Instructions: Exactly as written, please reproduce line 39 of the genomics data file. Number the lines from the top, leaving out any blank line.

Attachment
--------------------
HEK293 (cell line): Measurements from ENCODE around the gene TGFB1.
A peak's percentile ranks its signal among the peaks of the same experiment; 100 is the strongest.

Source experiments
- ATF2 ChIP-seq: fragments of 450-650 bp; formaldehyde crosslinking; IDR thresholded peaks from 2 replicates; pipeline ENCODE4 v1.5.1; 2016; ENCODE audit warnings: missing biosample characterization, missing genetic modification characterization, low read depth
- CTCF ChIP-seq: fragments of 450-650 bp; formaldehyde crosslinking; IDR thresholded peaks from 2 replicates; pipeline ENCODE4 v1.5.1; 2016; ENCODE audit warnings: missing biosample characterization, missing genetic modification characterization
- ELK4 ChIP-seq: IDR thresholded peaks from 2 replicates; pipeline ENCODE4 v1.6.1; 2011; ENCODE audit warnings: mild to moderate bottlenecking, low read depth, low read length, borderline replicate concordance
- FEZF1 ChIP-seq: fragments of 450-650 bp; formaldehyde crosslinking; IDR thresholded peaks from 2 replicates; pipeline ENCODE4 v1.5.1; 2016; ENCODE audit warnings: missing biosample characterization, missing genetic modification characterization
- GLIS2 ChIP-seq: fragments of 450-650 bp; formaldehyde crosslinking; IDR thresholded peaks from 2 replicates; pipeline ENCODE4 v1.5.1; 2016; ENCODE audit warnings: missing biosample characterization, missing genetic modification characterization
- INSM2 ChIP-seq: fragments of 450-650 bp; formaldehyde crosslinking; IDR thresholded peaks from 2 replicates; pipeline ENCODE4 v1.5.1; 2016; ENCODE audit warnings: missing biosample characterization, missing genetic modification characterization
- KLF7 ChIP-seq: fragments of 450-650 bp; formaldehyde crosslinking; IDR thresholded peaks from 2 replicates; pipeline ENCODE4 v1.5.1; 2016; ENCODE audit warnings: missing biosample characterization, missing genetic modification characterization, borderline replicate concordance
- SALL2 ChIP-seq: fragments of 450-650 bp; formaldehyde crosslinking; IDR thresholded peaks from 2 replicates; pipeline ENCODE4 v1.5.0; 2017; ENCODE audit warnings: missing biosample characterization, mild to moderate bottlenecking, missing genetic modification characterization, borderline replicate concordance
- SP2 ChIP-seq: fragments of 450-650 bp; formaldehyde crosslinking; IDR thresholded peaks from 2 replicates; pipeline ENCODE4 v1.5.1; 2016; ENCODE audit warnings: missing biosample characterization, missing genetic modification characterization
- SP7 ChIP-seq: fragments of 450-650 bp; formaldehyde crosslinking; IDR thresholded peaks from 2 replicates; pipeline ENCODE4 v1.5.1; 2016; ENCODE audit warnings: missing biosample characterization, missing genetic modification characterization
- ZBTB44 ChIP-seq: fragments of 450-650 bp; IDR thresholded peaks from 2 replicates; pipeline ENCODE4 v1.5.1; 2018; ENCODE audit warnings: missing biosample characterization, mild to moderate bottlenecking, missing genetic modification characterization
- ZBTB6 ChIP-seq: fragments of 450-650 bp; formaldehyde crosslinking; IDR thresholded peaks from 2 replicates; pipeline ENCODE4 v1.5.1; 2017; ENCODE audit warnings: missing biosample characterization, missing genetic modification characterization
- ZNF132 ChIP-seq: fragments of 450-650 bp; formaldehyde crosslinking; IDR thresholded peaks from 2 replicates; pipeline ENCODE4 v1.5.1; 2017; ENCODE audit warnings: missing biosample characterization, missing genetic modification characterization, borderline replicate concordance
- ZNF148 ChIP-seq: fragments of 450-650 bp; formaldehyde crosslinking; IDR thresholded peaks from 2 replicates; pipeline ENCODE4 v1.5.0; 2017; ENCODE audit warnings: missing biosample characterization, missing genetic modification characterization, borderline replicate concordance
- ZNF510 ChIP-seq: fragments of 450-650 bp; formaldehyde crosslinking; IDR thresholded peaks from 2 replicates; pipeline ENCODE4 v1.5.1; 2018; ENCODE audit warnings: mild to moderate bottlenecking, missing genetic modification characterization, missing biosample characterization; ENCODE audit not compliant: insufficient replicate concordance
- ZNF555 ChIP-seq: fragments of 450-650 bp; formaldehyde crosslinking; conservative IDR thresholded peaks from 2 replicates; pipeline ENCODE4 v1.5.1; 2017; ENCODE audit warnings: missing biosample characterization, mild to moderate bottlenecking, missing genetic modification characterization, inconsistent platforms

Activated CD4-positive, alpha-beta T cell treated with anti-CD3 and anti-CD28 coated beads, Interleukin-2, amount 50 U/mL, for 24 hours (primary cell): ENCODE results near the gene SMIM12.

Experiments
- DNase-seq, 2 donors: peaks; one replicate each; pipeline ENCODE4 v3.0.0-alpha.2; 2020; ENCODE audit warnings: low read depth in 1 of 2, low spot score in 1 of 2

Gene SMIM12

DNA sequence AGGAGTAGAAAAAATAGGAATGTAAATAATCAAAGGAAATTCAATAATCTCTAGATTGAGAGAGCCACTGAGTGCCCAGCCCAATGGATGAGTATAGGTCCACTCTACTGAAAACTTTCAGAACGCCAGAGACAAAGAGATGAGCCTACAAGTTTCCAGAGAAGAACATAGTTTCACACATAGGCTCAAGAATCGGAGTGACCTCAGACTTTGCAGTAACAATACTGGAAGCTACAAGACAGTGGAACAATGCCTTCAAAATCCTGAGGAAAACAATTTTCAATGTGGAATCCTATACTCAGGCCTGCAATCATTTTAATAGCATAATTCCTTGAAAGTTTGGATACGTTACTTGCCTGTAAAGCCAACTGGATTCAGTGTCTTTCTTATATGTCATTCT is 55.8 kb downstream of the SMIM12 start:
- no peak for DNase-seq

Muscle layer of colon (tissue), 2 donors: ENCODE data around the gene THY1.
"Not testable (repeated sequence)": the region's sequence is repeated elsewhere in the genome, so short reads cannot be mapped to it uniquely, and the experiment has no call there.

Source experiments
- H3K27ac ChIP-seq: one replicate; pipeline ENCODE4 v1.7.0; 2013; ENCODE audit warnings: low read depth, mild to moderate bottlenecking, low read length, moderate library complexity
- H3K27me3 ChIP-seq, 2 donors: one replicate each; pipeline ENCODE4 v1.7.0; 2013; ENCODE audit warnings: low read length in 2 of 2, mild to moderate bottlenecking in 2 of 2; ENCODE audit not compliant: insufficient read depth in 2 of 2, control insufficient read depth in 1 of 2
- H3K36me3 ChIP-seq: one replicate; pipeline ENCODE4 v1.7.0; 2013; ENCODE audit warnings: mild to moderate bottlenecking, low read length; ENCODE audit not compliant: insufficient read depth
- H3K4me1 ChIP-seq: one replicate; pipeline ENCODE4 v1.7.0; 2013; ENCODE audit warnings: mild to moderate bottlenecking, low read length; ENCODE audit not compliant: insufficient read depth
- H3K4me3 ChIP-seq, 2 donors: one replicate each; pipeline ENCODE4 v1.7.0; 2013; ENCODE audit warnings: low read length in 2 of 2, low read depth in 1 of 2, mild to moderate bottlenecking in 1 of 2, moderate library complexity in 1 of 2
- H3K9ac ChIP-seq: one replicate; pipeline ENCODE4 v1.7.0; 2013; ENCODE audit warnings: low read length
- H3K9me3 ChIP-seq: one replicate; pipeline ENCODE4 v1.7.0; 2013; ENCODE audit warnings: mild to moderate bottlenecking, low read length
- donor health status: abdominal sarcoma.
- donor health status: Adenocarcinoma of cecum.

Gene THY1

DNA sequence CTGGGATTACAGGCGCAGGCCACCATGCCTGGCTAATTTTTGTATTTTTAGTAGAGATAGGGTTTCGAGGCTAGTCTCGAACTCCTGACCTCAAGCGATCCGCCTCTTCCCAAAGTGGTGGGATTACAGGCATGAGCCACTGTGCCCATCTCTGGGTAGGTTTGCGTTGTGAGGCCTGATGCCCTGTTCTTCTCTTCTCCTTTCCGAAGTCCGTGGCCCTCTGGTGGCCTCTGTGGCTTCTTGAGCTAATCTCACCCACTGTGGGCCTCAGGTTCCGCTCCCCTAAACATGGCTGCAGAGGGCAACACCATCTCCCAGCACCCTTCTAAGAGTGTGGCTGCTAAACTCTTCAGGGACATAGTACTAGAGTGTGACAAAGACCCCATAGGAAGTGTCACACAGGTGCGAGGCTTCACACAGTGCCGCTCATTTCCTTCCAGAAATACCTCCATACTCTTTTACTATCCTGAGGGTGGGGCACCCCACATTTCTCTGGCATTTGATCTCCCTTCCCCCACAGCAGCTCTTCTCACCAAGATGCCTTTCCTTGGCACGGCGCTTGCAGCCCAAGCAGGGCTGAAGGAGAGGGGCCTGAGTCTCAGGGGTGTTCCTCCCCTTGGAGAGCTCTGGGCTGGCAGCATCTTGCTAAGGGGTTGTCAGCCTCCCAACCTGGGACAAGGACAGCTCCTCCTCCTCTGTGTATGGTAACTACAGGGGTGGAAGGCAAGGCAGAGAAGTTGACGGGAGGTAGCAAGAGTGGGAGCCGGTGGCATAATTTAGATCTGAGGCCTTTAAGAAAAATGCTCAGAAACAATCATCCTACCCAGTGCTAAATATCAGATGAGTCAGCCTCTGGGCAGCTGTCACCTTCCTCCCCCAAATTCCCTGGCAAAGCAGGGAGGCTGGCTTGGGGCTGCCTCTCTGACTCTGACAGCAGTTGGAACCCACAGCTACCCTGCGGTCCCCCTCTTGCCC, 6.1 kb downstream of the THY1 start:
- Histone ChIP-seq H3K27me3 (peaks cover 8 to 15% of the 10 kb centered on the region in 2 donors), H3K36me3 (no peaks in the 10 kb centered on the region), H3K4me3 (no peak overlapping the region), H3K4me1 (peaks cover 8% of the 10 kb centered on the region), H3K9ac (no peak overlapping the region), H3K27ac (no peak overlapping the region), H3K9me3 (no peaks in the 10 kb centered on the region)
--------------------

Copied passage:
DNA sequence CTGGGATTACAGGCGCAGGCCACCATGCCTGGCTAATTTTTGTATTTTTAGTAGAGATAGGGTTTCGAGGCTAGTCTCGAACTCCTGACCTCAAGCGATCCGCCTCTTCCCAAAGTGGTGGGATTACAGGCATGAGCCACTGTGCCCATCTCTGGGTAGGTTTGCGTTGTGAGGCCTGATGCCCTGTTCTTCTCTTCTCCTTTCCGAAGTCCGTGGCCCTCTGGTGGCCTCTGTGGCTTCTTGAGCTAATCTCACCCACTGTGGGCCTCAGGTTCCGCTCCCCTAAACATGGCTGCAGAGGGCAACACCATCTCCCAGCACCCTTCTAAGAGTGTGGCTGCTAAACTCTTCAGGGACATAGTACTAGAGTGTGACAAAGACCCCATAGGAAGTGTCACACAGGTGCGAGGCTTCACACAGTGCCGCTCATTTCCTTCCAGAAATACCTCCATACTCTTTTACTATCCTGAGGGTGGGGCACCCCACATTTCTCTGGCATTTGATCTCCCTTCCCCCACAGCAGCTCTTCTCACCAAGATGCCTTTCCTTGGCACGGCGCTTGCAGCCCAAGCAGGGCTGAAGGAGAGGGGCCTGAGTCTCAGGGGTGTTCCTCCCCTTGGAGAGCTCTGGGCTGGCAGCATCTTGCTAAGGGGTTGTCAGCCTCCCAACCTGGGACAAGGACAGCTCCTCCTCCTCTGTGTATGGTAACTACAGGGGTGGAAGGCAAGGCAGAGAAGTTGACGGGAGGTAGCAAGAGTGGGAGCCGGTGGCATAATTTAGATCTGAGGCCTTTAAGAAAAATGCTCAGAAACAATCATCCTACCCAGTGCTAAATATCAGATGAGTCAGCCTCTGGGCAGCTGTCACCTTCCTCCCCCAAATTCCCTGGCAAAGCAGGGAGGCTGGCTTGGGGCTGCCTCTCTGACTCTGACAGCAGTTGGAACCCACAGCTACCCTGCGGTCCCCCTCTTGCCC, 6.1 kb downstream of the THY1 start: